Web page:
A few months ago, the NCAA announced that it wouldn't reward cities and states that passed anti-LGBT laws with revenue-generating championships.
The significant policy change was a response to North Carolina Gov. Pat McCrory, who in March signed a bill that repealed an ordinance that offered protections to the transgender community in Charlotte — an ordinance that said people can use whatever bathroom corresponds with their gender identity. The bill McCrory signed then overturned the policy and also prevented any city or local government in North Carolina from passing any such local non-discrimination laws.
Here in San Antonio, City Council approved adding gender identity and sexual orientation to its non-discrimination ordinance three years ago, and has since hired a diversity and inclusion officer and built a dedicated website that's supposed to be a one-stop shop for non-discrimination complaints. Part of the NCAA's new bidding policy for championships includes a non-discrimination ordinance requirement. However, the NCAA announced in 2014 that San Antonio will host the NCAA Final Four in 2018 — two years before the association's policy change.
That doesn't mean that San Antonio won't be required to prove to the NCAA that its policies don't discriminate and provide "an environment that is safe, healthy, and free of discrimination, plus safeguards the dignity of everyone involved in the event." Last week, the NCAA announced it was sending questionnaires to all cities interested in hosting future NCAA championships but it's also sending one to San Antonio, along with other currently awarded host sites, as first reported by the San Antonio Business Journal.
Mayor Ivy Taylor
office didn't respond to our request for comment on whether the mayor, who voted against the non-discrimination ordinance in 2013, thinks the city's rule will pass that bar. “The NCAA recently sent an anti-discrimination questionnaire to the San Antonio Local Organizing Committee (of which the City is a member). We will work with SALOC on our response," Taylor said in a statement. "In the meantime, I do believe the mission of our City’s Non-Discrimination Ordinance, which is overseen by the Office of Diversity and Inclusion, directly aligns with the NCAA’s commitment to anti-discrimination.” However, it likely will. In basic terms, the NCAA wants to know whether a community even has a non-discrimination ordinance, whether it regulates bathrooms or locker rooms, and whether it has provisions that allow for the refusal of accommodations or services to any person.
Where it's going to get hairy for San Antonio is that the questionnaire also wants to know whether state law clashes with the NCAA's new criteria.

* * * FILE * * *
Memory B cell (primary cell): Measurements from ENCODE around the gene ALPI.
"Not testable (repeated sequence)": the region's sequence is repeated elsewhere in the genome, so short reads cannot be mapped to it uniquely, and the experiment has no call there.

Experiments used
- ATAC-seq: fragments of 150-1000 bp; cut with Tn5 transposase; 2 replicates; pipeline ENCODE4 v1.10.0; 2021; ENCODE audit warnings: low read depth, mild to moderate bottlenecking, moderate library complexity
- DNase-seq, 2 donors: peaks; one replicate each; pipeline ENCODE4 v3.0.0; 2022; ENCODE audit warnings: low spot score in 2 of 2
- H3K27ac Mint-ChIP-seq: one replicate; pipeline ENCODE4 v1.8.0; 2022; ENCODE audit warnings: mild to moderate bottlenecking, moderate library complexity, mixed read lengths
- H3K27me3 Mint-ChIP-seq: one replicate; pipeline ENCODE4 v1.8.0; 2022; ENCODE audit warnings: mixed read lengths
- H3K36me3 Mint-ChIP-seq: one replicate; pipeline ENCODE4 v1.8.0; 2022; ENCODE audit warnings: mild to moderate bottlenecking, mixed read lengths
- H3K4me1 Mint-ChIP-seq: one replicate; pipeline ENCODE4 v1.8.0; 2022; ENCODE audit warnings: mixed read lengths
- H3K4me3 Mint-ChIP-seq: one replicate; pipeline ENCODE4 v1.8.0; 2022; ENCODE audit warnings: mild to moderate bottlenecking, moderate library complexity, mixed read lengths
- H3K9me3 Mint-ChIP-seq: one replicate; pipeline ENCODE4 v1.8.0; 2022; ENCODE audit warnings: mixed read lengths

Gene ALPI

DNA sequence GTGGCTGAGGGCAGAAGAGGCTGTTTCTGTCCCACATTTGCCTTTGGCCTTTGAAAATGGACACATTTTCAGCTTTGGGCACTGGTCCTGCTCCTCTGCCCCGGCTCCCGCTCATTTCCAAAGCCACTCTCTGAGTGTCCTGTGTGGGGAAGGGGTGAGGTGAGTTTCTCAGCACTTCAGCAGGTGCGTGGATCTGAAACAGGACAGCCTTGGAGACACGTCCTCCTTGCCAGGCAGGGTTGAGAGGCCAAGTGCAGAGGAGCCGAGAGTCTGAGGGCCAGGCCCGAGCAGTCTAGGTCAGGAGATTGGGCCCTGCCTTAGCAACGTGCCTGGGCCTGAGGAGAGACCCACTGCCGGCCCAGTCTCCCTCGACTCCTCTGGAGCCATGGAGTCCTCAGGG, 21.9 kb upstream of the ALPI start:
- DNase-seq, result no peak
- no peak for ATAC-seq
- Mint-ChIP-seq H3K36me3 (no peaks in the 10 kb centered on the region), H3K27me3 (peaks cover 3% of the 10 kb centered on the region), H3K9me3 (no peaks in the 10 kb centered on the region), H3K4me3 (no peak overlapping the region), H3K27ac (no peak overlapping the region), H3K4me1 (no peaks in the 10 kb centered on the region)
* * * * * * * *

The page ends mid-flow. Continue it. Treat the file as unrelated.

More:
Enter Lt. Gov. Dan Patrick, who was a vocal opponent of Houston's non-discrimination ordinance, which anti-LGBT activists succeeded in overturning last year. Patrick thinks North Carolina's bill is terrific and over the past few months has increasingly attacked efforts to protect transgender people and the LGBT community at-large from discrimination.
In May, Patrick said Fort Worth ISD Superintendent Kent Scribner should resign after the district approved a policy meant to protect transgender students from discrimination. Part of that policy included speaking to a student if a teacher found out they were transgender instead of outing the kids to their possibly non-supportive parents. Patrick called on Texas Attorney General Ken Paxton to rule on whether Fort Worth ISD's policy violates the law. Not surprisingly, Paxton's non-binding legal opinion concluded that the policy violates Texas' education code, prompting the district to amend the policy to involve parents if a child is questioning their gender identity.
Patrick has also joined Paxton in vehemently opposing the Department of Education and President Barack Obama's directive to school districts to let transgender students use the restroom or locker room that corresponds with their gender identity. Under the new directive, school districts that don't have transgender-affirming policies risk losing federal education funding.
Paxton spearheaded a lawsuit with 12 other states against the Obama administration over the directive, a move Patrick obviously supports. "It will disrupt schools across Texas, creating potentially embarrassing and unsafe situations for girls who would be forced, under his order, to share bathrooms, locker rooms and showers with boys," Patrick said the time. The federal directive came after the Department of Justice sued North Carolina over its previously mentioned bathroom law.
So when it comes to the NCAA's assessment of San Antonio, the question remains: Could conservative lawmakers jeopardize San Antonio's role in hosting the Final Four if, as promised, they pass laws that discriminate against the trans community and repeal local NDOs, like San Antonio's, when they head back to the legislature in January?
If so, and if the NCAA stands by its new policy, the Alamo City could run afoul of the NCAA's requirement that cities provide "an environment that is safe, healthy, and free of discrimination" — not because of local leaders, but due state politics. Such an outcome would be particularly awkward for a city that's investing $50 million into renovations at the Alamodome to host the Final Four, which is expected to generate millions of dollars in local revenue.
Story updated at 9:20 a.m. to include comment from Mayor Ivy Taylor.
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